Over the next couple weeks, NPR Morning Edition host Steve Inskeep will be taking a Revolutionary Road Trip across North Africa to see how the countries that staged revolutions last year are remaking themselves as they write new social rules, rebuild their economies and establish new political systems. Steve and his team will be traveling some 2,000 miles from Tunisia's ancient city of Carthage, across the deserts of Libya and on to Egypt's megacity of Cairo.

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Crisis In The Housing Market
1:45 am
Mon June 4, 2012

A Waiting Game For Homeowners Trying To Sell Short

Cathy Yamauchi has been waiting since Thanksgiving to hear from her mortgage lender regarding a short sale of her home in Ramsey, Minn. She is planning to move to a townhome, but is mostly living out of boxes while waiting on the short sale.
Jennifer Simonson MPR

Originally published on Mon June 4, 2012 10:10 am

Banks are often accused of dragging their feet when a homeowner wants to sell for less than the balance on the mortgage. A lot of those "short sales" might be better dubbed "really long and drawn out" sales. New federal guidelines, though, could now push lenders to approve short sales faster.

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Shots - Health Blog
1:43 am
Mon June 4, 2012

What's Different About The Brains Of People With Autism?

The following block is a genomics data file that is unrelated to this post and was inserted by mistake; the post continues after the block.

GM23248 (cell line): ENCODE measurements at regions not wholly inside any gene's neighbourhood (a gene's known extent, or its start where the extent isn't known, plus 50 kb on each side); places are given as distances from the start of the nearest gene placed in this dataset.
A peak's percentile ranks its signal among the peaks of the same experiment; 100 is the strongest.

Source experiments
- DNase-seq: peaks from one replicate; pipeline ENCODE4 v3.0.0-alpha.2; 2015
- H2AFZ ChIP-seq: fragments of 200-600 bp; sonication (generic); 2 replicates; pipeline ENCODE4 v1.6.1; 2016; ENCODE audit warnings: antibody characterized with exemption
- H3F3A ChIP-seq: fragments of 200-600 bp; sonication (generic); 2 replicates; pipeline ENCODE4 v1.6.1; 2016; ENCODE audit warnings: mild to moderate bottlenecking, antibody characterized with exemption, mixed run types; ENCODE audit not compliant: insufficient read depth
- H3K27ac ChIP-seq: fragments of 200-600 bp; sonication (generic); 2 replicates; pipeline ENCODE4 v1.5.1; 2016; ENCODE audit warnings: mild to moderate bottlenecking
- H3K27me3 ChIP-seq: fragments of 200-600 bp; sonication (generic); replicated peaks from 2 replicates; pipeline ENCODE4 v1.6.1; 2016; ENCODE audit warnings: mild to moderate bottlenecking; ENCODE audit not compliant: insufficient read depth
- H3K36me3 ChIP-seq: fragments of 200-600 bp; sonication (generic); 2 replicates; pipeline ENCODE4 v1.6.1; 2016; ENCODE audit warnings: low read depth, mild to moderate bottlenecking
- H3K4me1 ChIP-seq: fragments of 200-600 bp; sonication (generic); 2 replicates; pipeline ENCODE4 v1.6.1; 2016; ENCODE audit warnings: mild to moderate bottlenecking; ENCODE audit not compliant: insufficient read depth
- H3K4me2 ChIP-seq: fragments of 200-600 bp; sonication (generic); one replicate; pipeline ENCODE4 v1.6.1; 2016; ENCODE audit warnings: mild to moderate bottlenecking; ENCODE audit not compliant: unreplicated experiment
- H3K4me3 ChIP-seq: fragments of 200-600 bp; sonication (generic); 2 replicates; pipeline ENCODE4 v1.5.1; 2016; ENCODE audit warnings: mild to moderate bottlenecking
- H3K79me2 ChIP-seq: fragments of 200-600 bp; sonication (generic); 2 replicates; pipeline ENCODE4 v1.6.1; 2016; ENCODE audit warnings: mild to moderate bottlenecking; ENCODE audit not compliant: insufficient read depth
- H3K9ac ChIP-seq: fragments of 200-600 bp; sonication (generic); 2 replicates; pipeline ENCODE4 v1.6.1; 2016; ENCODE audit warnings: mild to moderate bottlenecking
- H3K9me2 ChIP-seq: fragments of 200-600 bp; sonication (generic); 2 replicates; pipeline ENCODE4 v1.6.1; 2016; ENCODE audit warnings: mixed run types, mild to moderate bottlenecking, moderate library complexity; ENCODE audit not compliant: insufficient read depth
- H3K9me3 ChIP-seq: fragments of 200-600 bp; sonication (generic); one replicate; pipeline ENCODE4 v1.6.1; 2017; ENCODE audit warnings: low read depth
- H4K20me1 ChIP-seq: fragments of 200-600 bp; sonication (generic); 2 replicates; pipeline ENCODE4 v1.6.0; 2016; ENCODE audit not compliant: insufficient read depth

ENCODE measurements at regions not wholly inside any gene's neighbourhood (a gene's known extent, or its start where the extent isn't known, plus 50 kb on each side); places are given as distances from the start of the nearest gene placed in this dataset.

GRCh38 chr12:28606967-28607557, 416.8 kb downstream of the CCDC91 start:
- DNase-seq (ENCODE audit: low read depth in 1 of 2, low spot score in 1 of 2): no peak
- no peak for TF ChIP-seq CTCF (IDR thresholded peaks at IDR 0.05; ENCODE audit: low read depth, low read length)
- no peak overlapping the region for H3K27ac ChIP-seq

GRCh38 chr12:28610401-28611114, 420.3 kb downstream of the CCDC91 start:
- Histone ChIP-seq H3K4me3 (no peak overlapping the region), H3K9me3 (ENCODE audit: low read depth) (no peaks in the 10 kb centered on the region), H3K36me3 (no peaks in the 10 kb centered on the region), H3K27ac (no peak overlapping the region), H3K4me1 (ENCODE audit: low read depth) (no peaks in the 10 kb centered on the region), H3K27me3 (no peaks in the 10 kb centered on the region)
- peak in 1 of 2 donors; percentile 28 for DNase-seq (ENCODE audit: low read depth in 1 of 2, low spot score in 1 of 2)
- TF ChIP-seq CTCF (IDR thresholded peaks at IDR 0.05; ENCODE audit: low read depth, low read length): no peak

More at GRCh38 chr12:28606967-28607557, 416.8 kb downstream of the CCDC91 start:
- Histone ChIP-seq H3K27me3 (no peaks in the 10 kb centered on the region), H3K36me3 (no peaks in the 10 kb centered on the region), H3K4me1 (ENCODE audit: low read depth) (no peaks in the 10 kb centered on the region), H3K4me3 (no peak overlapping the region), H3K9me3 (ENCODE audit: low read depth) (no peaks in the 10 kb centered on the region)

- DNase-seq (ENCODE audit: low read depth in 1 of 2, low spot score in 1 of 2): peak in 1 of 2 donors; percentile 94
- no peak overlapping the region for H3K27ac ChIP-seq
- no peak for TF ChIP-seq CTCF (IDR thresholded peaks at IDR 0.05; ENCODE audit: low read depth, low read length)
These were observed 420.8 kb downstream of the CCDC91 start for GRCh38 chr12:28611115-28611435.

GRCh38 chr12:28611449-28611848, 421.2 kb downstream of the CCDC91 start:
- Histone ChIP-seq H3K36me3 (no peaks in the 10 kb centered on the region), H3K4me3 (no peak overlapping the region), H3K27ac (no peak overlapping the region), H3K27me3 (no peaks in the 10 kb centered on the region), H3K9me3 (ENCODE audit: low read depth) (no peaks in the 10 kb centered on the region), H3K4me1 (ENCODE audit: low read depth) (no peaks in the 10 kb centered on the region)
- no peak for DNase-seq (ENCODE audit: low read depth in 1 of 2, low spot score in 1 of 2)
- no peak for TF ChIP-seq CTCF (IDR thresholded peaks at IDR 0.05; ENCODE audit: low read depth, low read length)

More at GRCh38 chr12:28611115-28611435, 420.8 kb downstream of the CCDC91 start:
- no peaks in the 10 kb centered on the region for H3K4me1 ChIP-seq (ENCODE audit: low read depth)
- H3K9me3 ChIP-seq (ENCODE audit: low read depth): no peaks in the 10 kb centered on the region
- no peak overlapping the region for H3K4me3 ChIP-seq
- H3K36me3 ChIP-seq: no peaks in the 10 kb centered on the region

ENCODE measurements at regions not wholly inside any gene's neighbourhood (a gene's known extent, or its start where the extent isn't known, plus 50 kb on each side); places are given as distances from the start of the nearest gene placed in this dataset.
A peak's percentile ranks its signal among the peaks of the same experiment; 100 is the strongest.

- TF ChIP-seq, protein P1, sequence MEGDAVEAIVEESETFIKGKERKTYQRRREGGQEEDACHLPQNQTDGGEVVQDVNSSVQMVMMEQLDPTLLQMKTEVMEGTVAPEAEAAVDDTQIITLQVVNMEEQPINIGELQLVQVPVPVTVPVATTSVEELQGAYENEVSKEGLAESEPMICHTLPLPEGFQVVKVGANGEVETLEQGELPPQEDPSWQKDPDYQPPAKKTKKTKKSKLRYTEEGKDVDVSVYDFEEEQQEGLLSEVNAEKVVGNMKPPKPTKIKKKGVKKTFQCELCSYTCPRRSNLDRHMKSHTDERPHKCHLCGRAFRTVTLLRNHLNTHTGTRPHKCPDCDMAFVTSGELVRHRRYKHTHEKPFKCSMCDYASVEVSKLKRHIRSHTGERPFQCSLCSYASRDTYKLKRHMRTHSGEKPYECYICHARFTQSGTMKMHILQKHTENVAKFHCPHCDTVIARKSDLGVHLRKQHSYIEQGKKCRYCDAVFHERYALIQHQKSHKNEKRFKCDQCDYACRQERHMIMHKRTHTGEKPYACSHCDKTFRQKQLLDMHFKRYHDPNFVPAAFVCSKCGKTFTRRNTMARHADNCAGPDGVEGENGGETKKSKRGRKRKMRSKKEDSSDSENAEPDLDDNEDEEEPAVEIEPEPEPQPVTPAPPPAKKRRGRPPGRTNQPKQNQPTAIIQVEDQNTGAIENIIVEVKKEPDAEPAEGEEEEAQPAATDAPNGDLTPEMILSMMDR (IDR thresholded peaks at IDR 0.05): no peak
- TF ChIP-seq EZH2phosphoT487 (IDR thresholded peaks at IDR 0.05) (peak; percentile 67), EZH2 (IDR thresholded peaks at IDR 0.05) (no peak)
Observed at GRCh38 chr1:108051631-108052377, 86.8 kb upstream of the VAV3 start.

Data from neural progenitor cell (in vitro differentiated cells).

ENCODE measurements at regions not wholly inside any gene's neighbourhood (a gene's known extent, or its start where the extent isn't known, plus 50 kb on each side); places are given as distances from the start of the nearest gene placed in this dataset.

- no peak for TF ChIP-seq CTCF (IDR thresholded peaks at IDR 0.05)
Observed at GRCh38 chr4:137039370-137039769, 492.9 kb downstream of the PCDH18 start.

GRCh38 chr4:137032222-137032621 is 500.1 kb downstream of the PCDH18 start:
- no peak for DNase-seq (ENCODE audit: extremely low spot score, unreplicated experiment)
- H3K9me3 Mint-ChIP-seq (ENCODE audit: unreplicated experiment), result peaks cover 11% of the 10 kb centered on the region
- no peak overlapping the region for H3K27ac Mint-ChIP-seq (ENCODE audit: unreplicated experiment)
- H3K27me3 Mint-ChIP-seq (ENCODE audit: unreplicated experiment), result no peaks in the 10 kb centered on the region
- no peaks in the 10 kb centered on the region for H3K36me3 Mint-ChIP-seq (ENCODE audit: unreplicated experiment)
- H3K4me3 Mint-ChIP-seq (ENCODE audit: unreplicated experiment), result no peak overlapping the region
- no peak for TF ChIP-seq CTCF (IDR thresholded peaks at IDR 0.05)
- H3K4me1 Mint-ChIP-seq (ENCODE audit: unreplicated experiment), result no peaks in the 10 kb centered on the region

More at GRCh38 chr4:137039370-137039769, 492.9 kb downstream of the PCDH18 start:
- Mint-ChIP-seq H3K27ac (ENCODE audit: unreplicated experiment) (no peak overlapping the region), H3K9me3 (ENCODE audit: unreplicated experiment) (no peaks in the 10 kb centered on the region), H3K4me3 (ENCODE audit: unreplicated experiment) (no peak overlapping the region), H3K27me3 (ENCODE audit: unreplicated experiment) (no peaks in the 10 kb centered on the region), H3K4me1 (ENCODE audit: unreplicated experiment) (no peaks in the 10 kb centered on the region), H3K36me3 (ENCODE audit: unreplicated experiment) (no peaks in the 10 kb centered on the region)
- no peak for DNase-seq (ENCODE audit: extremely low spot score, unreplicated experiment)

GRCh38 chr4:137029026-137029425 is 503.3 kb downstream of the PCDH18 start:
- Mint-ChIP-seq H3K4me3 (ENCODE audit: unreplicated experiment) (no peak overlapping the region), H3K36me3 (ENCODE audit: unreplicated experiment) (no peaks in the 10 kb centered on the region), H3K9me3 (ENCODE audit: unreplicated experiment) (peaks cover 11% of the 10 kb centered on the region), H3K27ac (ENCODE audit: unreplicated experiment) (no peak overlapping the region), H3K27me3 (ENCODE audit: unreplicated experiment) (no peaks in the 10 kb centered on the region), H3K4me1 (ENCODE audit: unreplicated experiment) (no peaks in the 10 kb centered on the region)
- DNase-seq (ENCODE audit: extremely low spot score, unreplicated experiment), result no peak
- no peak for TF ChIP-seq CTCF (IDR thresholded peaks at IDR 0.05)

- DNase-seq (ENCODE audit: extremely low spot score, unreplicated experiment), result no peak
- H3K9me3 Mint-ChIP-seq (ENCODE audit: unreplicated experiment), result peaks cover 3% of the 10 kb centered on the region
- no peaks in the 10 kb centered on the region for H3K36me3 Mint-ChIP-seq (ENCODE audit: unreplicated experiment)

Jeff Hudale, who is autistic, demonstrates a face recognition test at the University of Pittsburgh in 2010. Researchers use eye tracking devices to monitor and record what he is looking at.
Rebecca Droke Pittsburgh Post-Gazette

Originally published on Wed June 6, 2012 12:21 pm

Like a lot of people with autism, Jeff Hudale has a brain that's really good at some things.

"I have an unusual aptitude for numbers, namely math computations," he says.

Hudale can do triple-digit multiplication in his head. That sort of ability helped him get a degree in engineering at the University of Pittsburgh. But he says his brain struggles with other subjects like literature and philosophy.

"I like working with things that are rather concrete and structured," he says. "Yeah, I like things with some logic and some rules to it."

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Science
1:42 am
Mon June 4, 2012

Summer Science: How To Build A Campfire

iStockphoto.com

Originally published on Mon June 4, 2012 10:10 am

Summer living is supposed to be easy — school is out, the days are long, the traffic eases. But it's not all inner tubes and lemonade: Summer can throw us some curveballs, too. How can I avoid sunburn? What can I do to stave off that brain freeze? Why do my s'mores always burn?

Fear not; NPR is here to help. As part of our new Summer Science series, we'll turn to science to tackle these vexing questions, starting with how to build the perfect campfire.

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Around the Nation
6:41 am
Fri June 1, 2012

Rare Double Egg Laid In Abilene, Texas

Originally published on Fri June 1, 2012 8:04 am

Transcript

DAVID GREENE, HOST:

Remembrances
6:34 am
Fri June 1, 2012

Voice Of Speedy Alka-Seltzer Dick Beals Dies At 85

Originally published on Fri June 1, 2012 8:04 am

Transcript

DAVID GREENE, HOST:

Good morning. I'm David Greene with a remembrance of Dick Beals, the man whose voice gave lie to Gumby. A glandular condition gave Beals his small stature and youthful voice, a voice that was used in more than 3,000 commercials. Beals played a wide range of roles - babies, teenagers, chipmunks. Perhaps most notably the Speedy Alka-Seltzer character.

(SOUNDBITE OF ADVERTISEMENT)

DICK BEALS: (Singing) Alka-Seltzer, plop, plop, fizz, fizz - oh, what a relief it is.